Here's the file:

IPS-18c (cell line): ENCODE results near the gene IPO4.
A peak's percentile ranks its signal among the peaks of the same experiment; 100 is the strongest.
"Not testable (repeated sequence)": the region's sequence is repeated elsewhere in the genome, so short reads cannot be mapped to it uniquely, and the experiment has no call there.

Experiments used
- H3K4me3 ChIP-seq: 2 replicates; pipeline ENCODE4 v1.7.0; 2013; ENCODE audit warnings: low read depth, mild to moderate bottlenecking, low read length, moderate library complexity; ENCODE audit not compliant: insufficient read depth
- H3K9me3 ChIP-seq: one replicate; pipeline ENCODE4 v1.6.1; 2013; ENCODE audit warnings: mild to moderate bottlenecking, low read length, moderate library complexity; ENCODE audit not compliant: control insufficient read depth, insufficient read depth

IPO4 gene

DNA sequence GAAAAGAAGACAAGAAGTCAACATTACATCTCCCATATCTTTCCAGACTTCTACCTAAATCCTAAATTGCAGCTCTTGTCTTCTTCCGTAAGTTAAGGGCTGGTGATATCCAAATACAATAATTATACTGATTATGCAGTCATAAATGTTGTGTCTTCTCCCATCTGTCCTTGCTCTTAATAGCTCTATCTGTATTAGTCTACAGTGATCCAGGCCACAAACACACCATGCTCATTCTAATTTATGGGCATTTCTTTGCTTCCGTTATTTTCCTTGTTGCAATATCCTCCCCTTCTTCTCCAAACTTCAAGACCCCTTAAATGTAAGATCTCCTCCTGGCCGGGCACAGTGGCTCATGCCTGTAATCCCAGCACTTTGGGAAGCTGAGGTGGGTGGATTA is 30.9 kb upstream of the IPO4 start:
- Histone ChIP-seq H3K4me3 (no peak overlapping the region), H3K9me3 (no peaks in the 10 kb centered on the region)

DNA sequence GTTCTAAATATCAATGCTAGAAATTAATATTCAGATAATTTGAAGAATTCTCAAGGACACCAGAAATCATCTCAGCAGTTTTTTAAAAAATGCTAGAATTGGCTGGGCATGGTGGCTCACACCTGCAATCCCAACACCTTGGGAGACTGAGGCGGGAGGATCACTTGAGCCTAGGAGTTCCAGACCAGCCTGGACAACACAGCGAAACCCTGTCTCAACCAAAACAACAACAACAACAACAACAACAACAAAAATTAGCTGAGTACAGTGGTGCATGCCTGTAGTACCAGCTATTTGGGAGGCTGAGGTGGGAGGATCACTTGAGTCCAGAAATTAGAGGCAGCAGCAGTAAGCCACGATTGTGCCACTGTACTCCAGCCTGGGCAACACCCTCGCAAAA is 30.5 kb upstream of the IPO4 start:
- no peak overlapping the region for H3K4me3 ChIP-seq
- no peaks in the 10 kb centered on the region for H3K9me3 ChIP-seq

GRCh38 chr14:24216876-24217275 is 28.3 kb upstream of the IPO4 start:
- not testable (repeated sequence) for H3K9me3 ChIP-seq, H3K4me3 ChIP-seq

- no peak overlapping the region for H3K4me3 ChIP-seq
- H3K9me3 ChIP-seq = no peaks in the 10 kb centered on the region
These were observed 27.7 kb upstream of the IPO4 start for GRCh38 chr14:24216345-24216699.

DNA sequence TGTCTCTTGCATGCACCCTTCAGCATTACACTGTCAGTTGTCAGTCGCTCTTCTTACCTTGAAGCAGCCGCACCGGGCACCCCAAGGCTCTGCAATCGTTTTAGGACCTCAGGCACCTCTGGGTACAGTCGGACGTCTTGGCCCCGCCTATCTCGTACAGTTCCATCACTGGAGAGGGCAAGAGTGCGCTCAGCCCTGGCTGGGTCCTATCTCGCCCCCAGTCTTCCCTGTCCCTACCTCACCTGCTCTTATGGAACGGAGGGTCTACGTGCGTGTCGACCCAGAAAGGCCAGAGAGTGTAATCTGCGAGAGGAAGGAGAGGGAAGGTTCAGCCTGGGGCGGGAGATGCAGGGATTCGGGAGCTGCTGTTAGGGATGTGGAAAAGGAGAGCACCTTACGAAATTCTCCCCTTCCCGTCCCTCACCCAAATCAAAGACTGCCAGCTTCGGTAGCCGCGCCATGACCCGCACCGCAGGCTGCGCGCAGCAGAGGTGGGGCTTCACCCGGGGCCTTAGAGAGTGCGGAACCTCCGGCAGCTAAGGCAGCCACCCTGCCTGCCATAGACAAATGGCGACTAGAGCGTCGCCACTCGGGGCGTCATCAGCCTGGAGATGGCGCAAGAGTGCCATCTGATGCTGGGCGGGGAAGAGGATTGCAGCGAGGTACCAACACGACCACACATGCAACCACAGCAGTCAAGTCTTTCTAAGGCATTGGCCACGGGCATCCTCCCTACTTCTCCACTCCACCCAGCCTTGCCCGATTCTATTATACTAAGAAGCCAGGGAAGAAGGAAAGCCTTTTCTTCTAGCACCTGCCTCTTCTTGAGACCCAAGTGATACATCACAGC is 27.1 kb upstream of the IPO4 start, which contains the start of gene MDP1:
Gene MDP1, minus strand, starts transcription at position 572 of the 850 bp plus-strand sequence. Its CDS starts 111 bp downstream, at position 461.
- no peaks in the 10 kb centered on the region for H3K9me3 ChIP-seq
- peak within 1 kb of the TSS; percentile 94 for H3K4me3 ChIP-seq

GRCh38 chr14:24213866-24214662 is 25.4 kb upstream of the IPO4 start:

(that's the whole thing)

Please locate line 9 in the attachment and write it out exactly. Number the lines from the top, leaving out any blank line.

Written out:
- Histone ChIP-seq H3K4me3 (no peak overlapping the region), H3K9me3 (no peaks in the 10 kb centered on the region)